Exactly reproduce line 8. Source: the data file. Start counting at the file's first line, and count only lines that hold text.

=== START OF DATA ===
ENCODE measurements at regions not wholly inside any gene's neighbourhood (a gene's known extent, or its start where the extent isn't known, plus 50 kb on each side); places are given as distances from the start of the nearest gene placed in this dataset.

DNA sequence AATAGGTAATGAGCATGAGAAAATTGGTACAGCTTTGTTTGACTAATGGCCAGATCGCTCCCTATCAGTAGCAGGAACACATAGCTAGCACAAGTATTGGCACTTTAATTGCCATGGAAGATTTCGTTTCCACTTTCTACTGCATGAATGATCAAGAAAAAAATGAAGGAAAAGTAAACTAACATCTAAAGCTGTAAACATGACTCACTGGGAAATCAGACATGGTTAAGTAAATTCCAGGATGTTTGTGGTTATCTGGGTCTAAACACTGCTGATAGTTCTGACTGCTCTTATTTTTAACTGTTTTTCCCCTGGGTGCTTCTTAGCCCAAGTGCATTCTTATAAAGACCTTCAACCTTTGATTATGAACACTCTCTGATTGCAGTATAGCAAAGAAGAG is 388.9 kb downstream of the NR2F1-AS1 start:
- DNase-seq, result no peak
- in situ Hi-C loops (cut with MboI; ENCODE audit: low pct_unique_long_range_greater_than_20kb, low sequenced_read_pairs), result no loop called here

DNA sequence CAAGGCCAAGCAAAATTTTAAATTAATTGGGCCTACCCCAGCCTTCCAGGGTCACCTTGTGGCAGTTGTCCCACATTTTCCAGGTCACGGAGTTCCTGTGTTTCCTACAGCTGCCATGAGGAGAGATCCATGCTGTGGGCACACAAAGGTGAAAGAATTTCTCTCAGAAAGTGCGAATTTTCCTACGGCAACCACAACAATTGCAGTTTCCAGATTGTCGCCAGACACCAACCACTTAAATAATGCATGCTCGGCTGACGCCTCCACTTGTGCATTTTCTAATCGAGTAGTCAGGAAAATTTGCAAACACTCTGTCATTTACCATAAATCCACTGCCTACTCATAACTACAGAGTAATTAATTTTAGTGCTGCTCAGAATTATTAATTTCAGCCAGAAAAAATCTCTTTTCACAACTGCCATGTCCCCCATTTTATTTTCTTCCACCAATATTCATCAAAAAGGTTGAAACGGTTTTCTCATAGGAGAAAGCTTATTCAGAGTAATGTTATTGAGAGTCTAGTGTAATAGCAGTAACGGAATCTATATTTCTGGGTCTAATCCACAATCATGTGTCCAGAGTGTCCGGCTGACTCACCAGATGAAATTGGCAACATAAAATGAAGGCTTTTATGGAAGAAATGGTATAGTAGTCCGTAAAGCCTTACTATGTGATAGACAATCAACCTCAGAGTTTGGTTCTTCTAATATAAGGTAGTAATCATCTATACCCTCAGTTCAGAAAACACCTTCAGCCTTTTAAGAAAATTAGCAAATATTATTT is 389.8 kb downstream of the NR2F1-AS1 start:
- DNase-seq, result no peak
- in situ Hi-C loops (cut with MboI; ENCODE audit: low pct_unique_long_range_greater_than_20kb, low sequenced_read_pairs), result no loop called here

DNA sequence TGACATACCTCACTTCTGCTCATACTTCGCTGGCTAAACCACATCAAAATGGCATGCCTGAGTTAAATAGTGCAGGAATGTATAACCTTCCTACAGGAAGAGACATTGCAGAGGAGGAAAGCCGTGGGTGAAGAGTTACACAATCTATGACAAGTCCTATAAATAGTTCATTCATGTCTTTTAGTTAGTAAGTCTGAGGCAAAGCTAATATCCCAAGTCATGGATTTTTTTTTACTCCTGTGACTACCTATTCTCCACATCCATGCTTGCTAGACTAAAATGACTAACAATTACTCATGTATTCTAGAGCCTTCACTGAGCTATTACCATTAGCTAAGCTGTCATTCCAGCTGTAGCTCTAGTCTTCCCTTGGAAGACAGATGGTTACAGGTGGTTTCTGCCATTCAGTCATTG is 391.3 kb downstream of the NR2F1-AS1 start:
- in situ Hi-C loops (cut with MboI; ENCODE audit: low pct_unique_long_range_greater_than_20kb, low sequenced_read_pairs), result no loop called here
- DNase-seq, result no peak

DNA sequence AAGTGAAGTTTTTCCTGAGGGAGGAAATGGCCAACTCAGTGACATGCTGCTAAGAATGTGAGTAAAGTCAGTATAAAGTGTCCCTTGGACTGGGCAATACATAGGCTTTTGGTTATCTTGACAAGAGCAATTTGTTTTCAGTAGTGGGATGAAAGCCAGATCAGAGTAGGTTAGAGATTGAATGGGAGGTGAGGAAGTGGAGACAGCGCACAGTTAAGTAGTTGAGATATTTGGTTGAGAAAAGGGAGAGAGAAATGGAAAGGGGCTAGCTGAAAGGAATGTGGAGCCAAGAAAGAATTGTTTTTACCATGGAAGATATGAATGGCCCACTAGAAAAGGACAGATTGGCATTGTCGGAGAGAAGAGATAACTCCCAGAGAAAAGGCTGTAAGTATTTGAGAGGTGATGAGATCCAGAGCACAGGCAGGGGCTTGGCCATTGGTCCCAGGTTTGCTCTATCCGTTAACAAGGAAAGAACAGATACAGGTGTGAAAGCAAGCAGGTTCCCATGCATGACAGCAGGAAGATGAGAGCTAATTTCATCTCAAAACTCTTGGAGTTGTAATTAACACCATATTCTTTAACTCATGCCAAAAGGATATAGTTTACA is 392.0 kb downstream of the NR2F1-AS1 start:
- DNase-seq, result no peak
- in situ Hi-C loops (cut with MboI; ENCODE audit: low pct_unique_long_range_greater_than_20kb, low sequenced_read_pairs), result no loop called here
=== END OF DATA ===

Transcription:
DNA sequence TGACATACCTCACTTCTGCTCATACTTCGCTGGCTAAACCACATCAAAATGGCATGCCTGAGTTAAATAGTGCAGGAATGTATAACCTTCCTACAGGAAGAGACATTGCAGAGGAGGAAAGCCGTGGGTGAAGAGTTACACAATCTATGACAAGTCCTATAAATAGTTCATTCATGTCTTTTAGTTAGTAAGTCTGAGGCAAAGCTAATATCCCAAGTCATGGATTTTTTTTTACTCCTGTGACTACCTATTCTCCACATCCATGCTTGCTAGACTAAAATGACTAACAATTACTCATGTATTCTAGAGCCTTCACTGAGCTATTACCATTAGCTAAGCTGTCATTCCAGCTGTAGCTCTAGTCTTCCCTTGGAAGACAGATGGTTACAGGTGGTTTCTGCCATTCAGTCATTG is 391.3 kb downstream of the NR2F1-AS1 start: